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Inspired by a neighbouring village, a group of masons take the lead to end open defecation in Baria


By Rahul Thekdi, Chandrika Patnaik

20 July 2020

From having no toilets and bathing rooms in any of the 74 homes to becoming open-defecation free, Baria village in Odisha’s Mayurbhanj district has come a long way. A collective action by a group of masons and the village committee is ensuring all households in Baria have access to safe sanitation and a 24X7 water supply.

Laxman Moharana, mason, overseeing construction of the overhead water tank in Baria village, Mayurbhanj district.

Photograph by Deepak Mohanty

A typical early morning for farmers in Mayurbhanj’s Baria village started by guarding their fields, not from wild animals or thieves, but from the people in their own village. Until 2017, none of the 74 households in the village had a toilet in their homes, forcing people to go to the nearby forest or to the fields to relieve themselves.

Just a kilometre away from Baria is the village of Biunria. Village authorities in Biunria had decided early-on to switch to the piped water system. By the end of 2016, all households in Biurnia had constructed toilets and bathrooms (TBRs).

In 2015, a few masons from Baria went to Biunria to work on an overhead water tank. They could clearly see the benefits of the piped water system to the community. Back home in Baria, the problem of open-defecation was getting out of hand as farmers did not want the fields to be used for open-defecation. The village authorities knew that they had to take immediate steps.

The group of masons approached the village authorities, who in turn reached out to Gram Vikas. In particular, Laxman Moharana, impressed by the benefits of the system to the community, was insistent that Baria adopt the system.

When Gram Vikas initially met the Baria village community, most of them were unwilling to build TBRs. They could not afford it and felt that it was better to defecate in the open. Gram Vikas started conducting meetings in each of the three hamlets to make the community aware about the benefits of constructing toilets and bathing rooms in their homes, and of using safe water. But the resistance from the community continued as they felt the cost was beyond their means.

A few years ago, the Village Water & Sanitation Committee (VWSC) had decided to make use of the land around the village to contribute to the community fund for village development work. They had planted Eucalyptus trees. When the need for TBR construction came up, the committee felled a number of trees, which were sold in the market to raise ₹2 lakh of money. A part of this money was used to construct toilets for the families who were the poorest and could not make any financial contribution. Gram Vikas mobilised construction materials for TBRs upto the roof level and contributed the extra ₹5,000 per family needed against the subsidy entitled to the village under the Swachh Bharat Mission (SBM).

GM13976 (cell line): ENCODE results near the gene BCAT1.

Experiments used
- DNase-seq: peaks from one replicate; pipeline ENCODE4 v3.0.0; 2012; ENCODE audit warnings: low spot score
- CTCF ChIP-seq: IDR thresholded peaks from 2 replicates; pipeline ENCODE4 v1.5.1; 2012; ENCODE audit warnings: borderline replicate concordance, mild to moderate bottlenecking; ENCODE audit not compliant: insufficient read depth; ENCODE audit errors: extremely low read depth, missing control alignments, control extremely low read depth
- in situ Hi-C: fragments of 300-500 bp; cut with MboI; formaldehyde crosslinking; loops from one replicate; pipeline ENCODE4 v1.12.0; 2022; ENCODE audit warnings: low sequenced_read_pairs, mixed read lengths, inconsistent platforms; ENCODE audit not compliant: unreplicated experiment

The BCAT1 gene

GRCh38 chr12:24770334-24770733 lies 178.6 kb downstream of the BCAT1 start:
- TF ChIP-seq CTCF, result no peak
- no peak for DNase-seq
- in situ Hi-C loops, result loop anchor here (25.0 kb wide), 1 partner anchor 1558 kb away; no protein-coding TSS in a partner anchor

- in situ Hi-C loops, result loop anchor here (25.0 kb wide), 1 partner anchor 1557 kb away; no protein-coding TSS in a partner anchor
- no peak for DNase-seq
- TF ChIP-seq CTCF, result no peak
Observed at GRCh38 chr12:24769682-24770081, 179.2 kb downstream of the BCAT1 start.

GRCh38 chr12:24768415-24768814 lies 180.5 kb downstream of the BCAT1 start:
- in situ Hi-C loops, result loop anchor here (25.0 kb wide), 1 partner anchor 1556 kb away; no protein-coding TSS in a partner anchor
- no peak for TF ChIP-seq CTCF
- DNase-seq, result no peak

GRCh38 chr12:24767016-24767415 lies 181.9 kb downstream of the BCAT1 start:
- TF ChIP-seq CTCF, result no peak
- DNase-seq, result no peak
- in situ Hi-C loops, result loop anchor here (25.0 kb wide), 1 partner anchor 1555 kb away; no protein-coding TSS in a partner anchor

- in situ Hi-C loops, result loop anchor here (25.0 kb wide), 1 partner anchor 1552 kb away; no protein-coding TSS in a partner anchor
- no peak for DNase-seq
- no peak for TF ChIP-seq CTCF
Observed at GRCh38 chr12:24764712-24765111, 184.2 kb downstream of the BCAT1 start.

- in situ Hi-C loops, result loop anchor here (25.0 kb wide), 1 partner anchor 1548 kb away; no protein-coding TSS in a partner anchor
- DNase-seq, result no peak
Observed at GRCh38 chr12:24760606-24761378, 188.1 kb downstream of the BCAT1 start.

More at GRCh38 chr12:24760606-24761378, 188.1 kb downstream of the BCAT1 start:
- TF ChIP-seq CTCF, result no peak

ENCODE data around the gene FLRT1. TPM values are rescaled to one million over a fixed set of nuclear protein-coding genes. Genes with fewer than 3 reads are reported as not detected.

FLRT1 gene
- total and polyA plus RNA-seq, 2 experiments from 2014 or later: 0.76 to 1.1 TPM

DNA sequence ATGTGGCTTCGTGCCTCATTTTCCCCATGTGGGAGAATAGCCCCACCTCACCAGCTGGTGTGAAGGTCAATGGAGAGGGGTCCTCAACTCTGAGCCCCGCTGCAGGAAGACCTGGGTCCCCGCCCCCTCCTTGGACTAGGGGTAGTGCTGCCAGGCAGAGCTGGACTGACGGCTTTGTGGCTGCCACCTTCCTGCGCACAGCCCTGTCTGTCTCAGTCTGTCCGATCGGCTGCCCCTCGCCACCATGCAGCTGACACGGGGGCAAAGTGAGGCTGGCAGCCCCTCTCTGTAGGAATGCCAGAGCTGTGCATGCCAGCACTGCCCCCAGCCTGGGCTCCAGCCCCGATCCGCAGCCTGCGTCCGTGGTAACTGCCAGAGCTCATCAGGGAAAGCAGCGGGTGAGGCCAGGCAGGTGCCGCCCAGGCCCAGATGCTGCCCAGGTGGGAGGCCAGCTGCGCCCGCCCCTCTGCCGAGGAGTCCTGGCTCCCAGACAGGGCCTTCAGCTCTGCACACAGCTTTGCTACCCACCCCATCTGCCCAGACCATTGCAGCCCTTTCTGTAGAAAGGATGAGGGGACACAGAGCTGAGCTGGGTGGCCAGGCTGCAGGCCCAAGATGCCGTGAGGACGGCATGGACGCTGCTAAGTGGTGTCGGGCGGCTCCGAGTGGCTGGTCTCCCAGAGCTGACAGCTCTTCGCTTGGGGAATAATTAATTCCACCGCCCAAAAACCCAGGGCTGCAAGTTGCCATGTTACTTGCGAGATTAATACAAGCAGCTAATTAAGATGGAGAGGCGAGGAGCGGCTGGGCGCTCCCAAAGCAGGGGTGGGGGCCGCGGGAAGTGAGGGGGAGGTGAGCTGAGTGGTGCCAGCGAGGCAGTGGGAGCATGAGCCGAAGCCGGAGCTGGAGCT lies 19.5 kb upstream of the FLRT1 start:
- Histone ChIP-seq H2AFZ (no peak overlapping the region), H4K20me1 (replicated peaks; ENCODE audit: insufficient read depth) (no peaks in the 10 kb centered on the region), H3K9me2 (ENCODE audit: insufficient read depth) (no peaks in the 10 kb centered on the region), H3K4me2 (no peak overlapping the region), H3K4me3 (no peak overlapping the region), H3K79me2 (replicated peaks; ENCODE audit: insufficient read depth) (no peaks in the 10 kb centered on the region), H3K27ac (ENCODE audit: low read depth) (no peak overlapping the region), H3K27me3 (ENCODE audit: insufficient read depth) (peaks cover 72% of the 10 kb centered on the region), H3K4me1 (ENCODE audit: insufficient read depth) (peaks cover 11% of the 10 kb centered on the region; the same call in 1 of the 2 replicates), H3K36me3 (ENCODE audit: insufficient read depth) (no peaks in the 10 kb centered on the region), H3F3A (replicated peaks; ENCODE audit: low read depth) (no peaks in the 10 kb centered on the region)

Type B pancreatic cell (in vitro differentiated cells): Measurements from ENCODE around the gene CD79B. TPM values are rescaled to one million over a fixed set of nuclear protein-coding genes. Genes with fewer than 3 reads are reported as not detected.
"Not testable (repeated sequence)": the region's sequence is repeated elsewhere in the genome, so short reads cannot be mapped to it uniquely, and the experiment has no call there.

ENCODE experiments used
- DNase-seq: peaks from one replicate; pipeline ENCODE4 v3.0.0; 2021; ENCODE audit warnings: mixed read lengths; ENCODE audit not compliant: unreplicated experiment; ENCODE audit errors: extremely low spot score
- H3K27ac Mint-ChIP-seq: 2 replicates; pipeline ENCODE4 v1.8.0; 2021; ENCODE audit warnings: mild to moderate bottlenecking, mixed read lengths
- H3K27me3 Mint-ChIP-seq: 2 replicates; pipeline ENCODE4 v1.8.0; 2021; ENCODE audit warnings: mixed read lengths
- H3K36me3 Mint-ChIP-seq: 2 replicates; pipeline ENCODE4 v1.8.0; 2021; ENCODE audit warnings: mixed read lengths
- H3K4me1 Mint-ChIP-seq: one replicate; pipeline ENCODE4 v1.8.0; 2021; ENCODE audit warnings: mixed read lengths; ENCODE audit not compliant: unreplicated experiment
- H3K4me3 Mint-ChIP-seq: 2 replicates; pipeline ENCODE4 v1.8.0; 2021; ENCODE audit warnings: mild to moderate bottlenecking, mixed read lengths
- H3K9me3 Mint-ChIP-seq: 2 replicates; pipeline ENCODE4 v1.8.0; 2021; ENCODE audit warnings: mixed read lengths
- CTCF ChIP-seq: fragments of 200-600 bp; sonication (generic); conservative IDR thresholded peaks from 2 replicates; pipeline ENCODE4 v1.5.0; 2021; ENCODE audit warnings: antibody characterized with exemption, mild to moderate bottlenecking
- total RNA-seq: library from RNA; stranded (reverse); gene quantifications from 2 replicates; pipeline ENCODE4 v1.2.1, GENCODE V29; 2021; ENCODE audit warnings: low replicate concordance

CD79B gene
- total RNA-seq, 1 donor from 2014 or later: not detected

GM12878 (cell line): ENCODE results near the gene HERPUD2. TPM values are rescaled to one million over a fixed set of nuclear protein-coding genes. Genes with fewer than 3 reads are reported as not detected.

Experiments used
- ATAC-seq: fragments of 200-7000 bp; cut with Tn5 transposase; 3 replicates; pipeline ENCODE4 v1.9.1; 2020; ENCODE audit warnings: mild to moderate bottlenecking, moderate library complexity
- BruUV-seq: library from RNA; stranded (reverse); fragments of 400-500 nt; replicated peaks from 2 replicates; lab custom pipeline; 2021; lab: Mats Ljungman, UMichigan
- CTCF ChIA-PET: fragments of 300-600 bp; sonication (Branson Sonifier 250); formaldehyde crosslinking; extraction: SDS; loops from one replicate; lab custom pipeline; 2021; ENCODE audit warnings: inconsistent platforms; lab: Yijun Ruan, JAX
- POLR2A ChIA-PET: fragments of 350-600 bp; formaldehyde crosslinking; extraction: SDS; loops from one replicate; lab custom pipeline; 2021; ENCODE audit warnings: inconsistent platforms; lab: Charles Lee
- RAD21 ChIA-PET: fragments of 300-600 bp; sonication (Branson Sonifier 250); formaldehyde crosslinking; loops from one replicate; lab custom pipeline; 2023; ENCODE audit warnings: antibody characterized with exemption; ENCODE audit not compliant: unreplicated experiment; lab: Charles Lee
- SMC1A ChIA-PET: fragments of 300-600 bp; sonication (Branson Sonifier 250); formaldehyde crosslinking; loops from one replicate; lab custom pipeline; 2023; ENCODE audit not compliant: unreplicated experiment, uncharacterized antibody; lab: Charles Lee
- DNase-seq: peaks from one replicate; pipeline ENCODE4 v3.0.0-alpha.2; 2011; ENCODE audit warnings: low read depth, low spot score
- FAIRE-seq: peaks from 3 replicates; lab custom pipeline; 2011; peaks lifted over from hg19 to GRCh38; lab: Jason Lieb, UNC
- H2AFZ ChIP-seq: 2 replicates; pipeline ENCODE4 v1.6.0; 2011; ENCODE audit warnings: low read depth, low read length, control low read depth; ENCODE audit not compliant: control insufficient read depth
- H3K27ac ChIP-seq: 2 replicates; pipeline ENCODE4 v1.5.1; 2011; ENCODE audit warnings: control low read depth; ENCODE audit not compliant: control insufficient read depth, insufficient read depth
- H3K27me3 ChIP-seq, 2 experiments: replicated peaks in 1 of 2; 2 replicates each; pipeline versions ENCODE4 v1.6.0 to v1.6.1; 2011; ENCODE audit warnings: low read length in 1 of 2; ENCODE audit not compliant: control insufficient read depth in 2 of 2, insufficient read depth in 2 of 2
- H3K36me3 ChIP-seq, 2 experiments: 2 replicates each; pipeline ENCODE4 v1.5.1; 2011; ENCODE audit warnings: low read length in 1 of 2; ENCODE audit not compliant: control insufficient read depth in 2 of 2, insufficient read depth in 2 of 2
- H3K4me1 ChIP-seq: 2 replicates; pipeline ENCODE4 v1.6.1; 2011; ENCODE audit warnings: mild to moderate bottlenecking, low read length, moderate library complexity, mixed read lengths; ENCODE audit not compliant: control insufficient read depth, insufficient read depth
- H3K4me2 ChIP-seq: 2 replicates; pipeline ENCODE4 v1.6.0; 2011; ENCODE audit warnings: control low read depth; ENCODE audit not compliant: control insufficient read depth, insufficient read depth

Toilet and bathing room constructed for every household in Baria village to enable a healthy living standard. Photograph by Deepak Mohanty.

By the end of 2019, all households in the village had toilets and bathrooms. Currently, supported by charity: water, work is underway to construct an overhead water tank and lay the pipes, which will provide water to every house in the village. Laxman, having worked on the PWS in Biurnia earlier is using his skills to do the same in his village Baria, “I am thrilled and proud that my village is doing this.”

The VWSC member, Khagapati Patra, who spearheaded the campaign to bring safe sanitation to all the houses is thankful, “I am thankful to the Biunria village community They showed us the way and today, we are getting our own TBRs and piped water supply to all houses.”  Khagapati, along with VWSC members, have converted the room under the overhead water tank into a community room with an attached bathroom for guests visiting the village.

Maheshwar Mahakud, who had to drive people away from his fields every morning, is eagerly waiting for the water supply system to be completed. “I look forward to the day when I can walk around my field without the stench of urine and faeces.”

Overhead water tank work in progress in Baria village.

Photograph by Deepak Mohanty


Deepak Mohanty did the data collection from the field. Priya Pillai edited the story.


Rahul Thekdi is a communication intern and Chandrika Pattnaik is a Junior Manager at Gram Vikas.


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